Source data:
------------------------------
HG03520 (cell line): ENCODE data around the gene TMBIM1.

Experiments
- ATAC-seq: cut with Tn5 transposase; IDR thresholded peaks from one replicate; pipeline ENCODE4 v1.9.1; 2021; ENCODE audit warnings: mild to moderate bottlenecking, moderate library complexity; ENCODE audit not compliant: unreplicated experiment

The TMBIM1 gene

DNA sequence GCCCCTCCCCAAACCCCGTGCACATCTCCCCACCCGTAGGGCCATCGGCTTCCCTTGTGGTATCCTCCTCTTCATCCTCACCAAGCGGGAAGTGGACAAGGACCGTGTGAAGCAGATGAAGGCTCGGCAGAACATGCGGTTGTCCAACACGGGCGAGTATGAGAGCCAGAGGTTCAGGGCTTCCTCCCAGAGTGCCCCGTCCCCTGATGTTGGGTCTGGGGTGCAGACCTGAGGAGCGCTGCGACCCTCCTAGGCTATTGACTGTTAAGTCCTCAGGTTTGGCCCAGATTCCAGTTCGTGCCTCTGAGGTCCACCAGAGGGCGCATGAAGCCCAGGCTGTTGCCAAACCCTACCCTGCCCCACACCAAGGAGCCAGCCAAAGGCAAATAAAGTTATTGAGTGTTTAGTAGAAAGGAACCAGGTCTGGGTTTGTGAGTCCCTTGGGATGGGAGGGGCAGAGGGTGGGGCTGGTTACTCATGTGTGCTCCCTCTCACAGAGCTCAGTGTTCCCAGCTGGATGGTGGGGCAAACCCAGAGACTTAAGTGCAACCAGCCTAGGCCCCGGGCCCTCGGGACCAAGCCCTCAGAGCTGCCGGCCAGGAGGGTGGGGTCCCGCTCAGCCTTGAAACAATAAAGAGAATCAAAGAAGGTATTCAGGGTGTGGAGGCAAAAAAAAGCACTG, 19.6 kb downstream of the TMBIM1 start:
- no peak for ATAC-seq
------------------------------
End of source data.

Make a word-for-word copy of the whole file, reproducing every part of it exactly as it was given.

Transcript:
HG03520 (cell line): ENCODE data around the gene TMBIM1.

Experiments
- ATAC-seq: cut with Tn5 transposase; IDR thresholded peaks from one replicate; pipeline ENCODE4 v1.9.1; 2021; ENCODE audit warnings: mild to moderate bottlenecking, moderate library complexity; ENCODE audit not compliant: unreplicated experiment

The TMBIM1 gene

DNA sequence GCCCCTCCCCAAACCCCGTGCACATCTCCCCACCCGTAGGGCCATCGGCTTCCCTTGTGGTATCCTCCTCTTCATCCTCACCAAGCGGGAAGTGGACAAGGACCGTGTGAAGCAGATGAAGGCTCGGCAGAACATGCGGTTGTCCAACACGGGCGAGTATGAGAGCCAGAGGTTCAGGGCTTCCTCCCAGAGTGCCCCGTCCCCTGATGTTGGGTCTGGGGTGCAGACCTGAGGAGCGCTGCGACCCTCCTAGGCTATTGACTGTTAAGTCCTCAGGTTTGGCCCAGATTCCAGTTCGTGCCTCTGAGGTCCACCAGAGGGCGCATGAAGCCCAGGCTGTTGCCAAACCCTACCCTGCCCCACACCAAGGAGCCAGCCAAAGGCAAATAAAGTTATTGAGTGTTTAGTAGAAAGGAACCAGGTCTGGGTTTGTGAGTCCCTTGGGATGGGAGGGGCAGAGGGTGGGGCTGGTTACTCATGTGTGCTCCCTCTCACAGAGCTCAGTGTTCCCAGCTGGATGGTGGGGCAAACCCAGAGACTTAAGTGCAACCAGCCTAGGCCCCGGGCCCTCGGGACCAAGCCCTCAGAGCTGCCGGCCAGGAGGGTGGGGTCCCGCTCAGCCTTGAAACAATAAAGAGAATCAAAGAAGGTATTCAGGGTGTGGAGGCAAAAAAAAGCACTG, 19.6 kb downstream of the TMBIM1 start:
- no peak for ATAC-seq